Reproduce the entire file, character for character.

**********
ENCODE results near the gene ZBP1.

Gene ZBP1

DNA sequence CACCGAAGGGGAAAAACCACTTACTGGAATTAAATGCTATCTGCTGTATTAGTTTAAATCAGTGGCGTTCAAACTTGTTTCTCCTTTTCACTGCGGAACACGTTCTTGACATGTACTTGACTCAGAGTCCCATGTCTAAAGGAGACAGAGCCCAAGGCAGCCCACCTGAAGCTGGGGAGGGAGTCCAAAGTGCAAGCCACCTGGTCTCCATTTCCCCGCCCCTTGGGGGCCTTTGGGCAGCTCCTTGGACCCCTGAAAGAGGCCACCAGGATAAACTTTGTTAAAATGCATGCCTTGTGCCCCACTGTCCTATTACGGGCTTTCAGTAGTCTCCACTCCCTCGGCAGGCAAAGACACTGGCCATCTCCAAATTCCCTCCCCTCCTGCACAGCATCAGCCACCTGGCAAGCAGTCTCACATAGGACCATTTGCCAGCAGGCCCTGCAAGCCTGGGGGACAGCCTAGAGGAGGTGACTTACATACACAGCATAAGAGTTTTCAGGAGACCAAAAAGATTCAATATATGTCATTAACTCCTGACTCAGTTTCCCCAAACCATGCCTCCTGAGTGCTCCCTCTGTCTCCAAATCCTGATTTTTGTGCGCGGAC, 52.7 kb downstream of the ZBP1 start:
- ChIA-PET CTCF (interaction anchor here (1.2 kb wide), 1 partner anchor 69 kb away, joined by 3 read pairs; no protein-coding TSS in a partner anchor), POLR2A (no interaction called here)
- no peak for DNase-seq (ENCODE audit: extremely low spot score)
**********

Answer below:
ENCODE results near the gene ZBP1.

Gene ZBP1

DNA sequence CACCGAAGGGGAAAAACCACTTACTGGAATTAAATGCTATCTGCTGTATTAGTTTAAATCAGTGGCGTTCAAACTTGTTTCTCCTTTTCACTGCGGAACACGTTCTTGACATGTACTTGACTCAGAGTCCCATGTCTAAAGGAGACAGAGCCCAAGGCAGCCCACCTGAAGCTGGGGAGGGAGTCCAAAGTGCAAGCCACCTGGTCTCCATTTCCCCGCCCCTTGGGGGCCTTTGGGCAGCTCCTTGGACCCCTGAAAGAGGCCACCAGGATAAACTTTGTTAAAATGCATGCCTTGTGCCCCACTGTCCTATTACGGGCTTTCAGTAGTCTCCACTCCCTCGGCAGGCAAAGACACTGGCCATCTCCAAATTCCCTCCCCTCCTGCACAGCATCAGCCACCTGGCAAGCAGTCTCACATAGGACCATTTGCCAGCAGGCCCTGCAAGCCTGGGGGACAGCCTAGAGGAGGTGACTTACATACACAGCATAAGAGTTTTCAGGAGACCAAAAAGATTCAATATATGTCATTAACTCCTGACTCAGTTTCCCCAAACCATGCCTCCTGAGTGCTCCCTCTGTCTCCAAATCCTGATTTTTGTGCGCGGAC, 52.7 kb downstream of the ZBP1 start:
- ChIA-PET CTCF (interaction anchor here (1.2 kb wide), 1 partner anchor 69 kb away, joined by 3 read pairs; no protein-coding TSS in a partner anchor), POLR2A (no interaction called here)
- no peak for DNase-seq (ENCODE audit: extremely low spot score)